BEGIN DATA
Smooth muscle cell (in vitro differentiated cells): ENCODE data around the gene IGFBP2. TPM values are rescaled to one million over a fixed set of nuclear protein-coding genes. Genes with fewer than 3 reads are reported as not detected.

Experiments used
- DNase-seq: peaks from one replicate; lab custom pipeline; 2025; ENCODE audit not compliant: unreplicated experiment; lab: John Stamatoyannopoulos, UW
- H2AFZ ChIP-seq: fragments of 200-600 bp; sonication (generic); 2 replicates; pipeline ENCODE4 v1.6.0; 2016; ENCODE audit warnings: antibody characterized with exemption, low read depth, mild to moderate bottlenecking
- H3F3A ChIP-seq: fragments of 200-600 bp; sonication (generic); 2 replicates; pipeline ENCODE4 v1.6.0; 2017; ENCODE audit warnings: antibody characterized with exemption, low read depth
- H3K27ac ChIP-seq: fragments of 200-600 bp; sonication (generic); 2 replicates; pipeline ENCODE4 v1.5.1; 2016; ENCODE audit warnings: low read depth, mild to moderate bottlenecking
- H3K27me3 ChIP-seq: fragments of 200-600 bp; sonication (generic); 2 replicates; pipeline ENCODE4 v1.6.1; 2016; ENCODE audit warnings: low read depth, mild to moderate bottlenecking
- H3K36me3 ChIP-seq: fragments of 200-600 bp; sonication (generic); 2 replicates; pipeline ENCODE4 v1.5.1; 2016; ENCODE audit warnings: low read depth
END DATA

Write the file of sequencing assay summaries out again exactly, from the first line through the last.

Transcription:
Smooth muscle cell (in vitro differentiated cells): ENCODE data around the gene IGFBP2. TPM values are rescaled to one million over a fixed set of nuclear protein-coding genes. Genes with fewer than 3 reads are reported as not detected.

Experiments used
- DNase-seq: peaks from one replicate; lab custom pipeline; 2025; ENCODE audit not compliant: unreplicated experiment; lab: John Stamatoyannopoulos, UW
- H2AFZ ChIP-seq: fragments of 200-600 bp; sonication (generic); 2 replicates; pipeline ENCODE4 v1.6.0; 2016; ENCODE audit warnings: antibody characterized with exemption, low read depth, mild to moderate bottlenecking
- H3F3A ChIP-seq: fragments of 200-600 bp; sonication (generic); 2 replicates; pipeline ENCODE4 v1.6.0; 2017; ENCODE audit warnings: antibody characterized with exemption, low read depth
- H3K27ac ChIP-seq: fragments of 200-600 bp; sonication (generic); 2 replicates; pipeline ENCODE4 v1.5.1; 2016; ENCODE audit warnings: low read depth, mild to moderate bottlenecking
- H3K27me3 ChIP-seq: fragments of 200-600 bp; sonication (generic); 2 replicates; pipeline ENCODE4 v1.6.1; 2016; ENCODE audit warnings: low read depth, mild to moderate bottlenecking
- H3K36me3 ChIP-seq: fragments of 200-600 bp; sonication (generic); 2 replicates; pipeline ENCODE4 v1.5.1; 2016; ENCODE audit warnings: low read depth